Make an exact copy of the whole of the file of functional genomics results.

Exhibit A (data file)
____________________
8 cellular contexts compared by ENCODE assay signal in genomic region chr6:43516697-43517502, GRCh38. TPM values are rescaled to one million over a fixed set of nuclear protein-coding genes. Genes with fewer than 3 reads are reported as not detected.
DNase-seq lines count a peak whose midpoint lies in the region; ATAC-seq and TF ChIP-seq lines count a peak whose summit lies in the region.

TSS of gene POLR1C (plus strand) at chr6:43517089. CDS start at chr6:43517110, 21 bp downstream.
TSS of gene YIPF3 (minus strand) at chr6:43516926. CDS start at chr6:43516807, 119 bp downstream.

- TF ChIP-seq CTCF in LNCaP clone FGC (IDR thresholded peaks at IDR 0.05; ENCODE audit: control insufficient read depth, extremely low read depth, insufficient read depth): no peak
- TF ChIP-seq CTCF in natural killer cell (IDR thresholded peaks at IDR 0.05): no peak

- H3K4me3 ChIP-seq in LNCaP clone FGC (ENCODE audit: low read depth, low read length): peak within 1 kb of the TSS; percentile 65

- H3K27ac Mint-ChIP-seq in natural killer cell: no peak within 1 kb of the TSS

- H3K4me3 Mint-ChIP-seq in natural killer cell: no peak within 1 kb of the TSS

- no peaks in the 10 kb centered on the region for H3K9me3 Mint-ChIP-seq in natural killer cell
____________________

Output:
8 cellular contexts compared by ENCODE assay signal in genomic region chr6:43516697-43517502, GRCh38. TPM values are rescaled to one million over a fixed set of nuclear protein-coding genes. Genes with fewer than 3 reads are reported as not detected.
DNase-seq lines count a peak whose midpoint lies in the region; ATAC-seq and TF ChIP-seq lines count a peak whose summit lies in the region.

TSS of gene POLR1C (plus strand) at chr6:43517089. CDS start at chr6:43517110, 21 bp downstream.
TSS of gene YIPF3 (minus strand) at chr6:43516926. CDS start at chr6:43516807, 119 bp downstream.

- TF ChIP-seq CTCF in LNCaP clone FGC (IDR thresholded peaks at IDR 0.05; ENCODE audit: control insufficient read depth, extremely low read depth, insufficient read depth): no peak
- TF ChIP-seq CTCF in natural killer cell (IDR thresholded peaks at IDR 0.05): no peak

- H3K4me3 ChIP-seq in LNCaP clone FGC (ENCODE audit: low read depth, low read length): peak within 1 kb of the TSS; percentile 65

- H3K27ac Mint-ChIP-seq in natural killer cell: no peak within 1 kb of the TSS

- H3K4me3 Mint-ChIP-seq in natural killer cell: no peak within 1 kb of the TSS

- no peaks in the 10 kb centered on the region for H3K9me3 Mint-ChIP-seq in natural killer cell